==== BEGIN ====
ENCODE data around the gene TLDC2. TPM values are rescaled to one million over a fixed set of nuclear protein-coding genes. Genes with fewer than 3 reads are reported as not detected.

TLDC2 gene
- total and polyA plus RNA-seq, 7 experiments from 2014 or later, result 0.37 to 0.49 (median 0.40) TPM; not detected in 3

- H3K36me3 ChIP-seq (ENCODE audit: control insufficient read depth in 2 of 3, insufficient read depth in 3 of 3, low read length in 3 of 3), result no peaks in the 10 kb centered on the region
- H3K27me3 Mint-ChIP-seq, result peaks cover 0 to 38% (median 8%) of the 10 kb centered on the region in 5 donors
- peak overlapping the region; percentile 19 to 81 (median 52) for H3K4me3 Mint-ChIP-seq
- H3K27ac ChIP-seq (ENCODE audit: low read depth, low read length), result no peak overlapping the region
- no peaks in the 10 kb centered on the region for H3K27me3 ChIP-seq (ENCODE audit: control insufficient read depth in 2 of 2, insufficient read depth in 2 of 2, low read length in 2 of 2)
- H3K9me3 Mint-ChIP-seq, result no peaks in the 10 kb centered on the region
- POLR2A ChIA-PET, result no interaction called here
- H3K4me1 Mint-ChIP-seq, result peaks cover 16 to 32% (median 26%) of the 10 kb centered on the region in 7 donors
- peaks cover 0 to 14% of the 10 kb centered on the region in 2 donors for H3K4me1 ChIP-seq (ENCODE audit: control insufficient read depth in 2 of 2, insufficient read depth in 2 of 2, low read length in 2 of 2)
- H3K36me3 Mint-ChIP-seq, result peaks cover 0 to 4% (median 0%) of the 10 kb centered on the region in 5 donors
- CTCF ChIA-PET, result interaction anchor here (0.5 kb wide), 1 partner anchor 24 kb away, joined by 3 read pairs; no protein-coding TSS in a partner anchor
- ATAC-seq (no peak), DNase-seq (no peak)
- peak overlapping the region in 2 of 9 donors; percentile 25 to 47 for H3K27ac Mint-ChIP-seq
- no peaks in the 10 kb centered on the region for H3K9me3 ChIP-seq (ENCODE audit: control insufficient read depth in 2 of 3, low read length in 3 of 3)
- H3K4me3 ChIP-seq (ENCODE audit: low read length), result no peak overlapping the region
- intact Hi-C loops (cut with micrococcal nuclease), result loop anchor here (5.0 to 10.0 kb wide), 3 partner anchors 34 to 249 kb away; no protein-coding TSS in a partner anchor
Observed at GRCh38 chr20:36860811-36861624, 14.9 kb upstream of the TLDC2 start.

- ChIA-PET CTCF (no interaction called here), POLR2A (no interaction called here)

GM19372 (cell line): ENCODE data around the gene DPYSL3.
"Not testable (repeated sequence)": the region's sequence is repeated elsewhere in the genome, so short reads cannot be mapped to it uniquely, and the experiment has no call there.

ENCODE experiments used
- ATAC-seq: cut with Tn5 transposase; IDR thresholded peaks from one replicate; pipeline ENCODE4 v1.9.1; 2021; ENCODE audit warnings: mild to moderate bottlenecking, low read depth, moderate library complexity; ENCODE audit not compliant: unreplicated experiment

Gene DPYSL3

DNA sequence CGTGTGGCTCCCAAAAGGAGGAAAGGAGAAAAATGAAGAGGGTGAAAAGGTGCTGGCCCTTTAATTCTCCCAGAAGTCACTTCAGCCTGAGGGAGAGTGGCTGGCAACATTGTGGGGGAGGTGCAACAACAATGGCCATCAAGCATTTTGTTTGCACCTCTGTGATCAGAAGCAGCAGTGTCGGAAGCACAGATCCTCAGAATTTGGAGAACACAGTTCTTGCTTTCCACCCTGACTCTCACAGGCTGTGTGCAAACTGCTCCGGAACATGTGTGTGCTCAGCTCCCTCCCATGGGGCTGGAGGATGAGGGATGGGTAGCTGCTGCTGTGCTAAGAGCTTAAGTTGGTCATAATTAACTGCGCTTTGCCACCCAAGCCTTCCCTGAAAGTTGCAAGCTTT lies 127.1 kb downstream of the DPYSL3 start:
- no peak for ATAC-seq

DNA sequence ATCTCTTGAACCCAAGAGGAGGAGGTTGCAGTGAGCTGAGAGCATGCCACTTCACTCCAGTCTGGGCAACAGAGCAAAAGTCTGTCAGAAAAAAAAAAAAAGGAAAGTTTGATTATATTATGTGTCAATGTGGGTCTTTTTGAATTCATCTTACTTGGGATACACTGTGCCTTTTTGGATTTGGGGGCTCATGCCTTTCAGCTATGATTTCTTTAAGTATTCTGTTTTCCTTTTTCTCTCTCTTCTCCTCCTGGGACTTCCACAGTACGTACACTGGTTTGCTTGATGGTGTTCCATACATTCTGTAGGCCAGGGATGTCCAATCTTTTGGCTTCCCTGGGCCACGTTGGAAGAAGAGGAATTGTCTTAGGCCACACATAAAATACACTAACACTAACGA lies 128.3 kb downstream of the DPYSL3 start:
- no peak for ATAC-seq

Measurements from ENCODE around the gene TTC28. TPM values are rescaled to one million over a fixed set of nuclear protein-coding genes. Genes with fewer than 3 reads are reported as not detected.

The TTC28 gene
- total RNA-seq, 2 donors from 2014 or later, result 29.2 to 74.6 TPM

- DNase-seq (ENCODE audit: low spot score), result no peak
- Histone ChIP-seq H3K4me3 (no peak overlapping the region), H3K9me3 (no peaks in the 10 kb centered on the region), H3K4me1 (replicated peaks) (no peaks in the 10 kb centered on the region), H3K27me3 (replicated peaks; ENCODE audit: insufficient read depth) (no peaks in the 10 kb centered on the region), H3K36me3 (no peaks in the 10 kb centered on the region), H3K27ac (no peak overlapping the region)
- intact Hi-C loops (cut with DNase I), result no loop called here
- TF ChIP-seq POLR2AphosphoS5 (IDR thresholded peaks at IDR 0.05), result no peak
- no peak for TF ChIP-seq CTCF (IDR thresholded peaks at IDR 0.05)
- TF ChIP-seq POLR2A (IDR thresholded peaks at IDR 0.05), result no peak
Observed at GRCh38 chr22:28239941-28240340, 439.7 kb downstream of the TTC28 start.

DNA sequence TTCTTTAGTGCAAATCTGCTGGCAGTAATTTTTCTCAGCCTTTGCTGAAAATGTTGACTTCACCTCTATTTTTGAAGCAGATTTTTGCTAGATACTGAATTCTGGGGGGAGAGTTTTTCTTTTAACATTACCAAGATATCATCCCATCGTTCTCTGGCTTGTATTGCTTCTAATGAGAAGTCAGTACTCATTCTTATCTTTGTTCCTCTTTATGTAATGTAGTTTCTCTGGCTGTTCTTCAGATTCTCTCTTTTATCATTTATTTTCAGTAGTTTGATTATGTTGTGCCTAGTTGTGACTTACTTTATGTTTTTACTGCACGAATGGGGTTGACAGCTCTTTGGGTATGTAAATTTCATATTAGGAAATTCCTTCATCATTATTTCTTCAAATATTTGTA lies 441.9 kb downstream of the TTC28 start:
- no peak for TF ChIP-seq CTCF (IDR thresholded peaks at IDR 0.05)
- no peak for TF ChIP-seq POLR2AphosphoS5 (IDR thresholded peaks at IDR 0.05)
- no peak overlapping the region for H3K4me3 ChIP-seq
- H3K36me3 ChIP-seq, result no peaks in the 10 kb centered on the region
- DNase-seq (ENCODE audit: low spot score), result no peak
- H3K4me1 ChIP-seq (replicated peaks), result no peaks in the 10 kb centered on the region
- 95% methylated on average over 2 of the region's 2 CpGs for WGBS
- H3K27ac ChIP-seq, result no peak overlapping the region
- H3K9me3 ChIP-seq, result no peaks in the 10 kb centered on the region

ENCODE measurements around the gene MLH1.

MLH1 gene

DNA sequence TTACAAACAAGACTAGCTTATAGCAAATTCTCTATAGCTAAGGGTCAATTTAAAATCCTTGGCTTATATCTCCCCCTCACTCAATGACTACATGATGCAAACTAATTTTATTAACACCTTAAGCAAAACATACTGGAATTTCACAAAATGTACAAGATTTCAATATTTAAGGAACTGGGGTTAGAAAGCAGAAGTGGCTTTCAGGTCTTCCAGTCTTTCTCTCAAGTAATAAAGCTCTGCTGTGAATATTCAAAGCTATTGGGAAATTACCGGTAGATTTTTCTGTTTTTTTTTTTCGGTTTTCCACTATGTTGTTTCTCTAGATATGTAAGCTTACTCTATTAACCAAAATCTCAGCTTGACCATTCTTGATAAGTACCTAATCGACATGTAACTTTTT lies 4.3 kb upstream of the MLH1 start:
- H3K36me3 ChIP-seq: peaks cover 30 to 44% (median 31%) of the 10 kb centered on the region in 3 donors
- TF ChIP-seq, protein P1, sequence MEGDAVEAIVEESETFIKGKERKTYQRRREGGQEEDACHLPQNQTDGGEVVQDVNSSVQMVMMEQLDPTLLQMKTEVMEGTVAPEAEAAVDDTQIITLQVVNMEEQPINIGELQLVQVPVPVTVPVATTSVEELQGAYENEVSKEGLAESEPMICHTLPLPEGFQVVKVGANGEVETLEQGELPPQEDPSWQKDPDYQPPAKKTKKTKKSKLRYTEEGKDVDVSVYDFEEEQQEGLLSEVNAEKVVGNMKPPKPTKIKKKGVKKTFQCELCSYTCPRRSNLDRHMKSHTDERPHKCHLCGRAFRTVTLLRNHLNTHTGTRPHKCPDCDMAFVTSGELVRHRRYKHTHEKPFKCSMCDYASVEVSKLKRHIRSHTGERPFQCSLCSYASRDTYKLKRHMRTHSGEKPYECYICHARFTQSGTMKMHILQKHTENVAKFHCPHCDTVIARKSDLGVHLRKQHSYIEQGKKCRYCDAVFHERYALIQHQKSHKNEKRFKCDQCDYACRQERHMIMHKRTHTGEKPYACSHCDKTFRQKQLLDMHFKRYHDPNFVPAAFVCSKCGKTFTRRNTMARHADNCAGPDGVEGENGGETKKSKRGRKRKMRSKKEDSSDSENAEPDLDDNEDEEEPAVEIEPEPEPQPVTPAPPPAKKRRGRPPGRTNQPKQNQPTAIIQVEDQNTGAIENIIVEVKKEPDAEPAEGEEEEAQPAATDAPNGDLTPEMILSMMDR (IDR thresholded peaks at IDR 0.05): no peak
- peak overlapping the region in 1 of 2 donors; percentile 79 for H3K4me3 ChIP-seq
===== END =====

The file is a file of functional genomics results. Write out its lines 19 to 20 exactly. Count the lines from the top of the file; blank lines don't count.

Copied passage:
- intact Hi-C loops (cut with micrococcal nuclease), result loop anchor here (5.0 to 10.0 kb wide), 3 partner anchors 34 to 249 kb away; no protein-coding TSS in a partner anchor
Observed at GRCh38 chr20:36860811-36861624, 14.9 kb upstream of the TLDC2 start.